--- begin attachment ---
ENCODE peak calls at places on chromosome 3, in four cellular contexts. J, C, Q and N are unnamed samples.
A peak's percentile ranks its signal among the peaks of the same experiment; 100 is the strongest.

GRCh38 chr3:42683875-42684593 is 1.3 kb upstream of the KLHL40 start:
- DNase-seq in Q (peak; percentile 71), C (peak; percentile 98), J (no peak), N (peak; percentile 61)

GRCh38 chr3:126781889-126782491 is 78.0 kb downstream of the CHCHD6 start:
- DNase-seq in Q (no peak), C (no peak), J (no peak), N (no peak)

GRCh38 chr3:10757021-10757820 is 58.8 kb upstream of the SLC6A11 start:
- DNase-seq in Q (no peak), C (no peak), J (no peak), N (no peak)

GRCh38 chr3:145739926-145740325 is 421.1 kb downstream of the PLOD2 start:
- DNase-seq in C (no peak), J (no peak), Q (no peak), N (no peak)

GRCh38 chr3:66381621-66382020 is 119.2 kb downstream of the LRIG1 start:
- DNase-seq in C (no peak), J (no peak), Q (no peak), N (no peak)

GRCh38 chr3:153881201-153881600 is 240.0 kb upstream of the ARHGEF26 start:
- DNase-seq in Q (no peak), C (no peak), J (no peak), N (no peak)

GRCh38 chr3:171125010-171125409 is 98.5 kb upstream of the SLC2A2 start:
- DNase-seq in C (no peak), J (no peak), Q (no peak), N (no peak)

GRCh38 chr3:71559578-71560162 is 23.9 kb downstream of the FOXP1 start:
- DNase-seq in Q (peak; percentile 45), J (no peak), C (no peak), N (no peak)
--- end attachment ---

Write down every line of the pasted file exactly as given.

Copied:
ENCODE peak calls at places on chromosome 3, in four cellular contexts. J, C, Q and N are unnamed samples.
A peak's percentile ranks its signal among the peaks of the same experiment; 100 is the strongest.

GRCh38 chr3:42683875-42684593 is 1.3 kb upstream of the KLHL40 start:
- DNase-seq in Q (peak; percentile 71), C (peak; percentile 98), J (no peak), N (peak; percentile 61)

GRCh38 chr3:126781889-126782491 is 78.0 kb downstream of the CHCHD6 start:
- DNase-seq in Q (no peak), C (no peak), J (no peak), N (no peak)

GRCh38 chr3:10757021-10757820 is 58.8 kb upstream of the SLC6A11 start:
- DNase-seq in Q (no peak), C (no peak), J (no peak), N (no peak)

GRCh38 chr3:145739926-145740325 is 421.1 kb downstream of the PLOD2 start:
- DNase-seq in C (no peak), J (no peak), Q (no peak), N (no peak)

GRCh38 chr3:66381621-66382020 is 119.2 kb downstream of the LRIG1 start:
- DNase-seq in C (no peak), J (no peak), Q (no peak), N (no peak)

GRCh38 chr3:153881201-153881600 is 240.0 kb upstream of the ARHGEF26 start:
- DNase-seq in Q (no peak), C (no peak), J (no peak), N (no peak)

GRCh38 chr3:171125010-171125409 is 98.5 kb upstream of the SLC2A2 start:
- DNase-seq in C (no peak), J (no peak), Q (no peak), N (no peak)

GRCh38 chr3:71559578-71560162 is 23.9 kb downstream of the FOXP1 start:
- DNase-seq in Q (peak; percentile 45), J (no peak), C (no peak), N (no peak)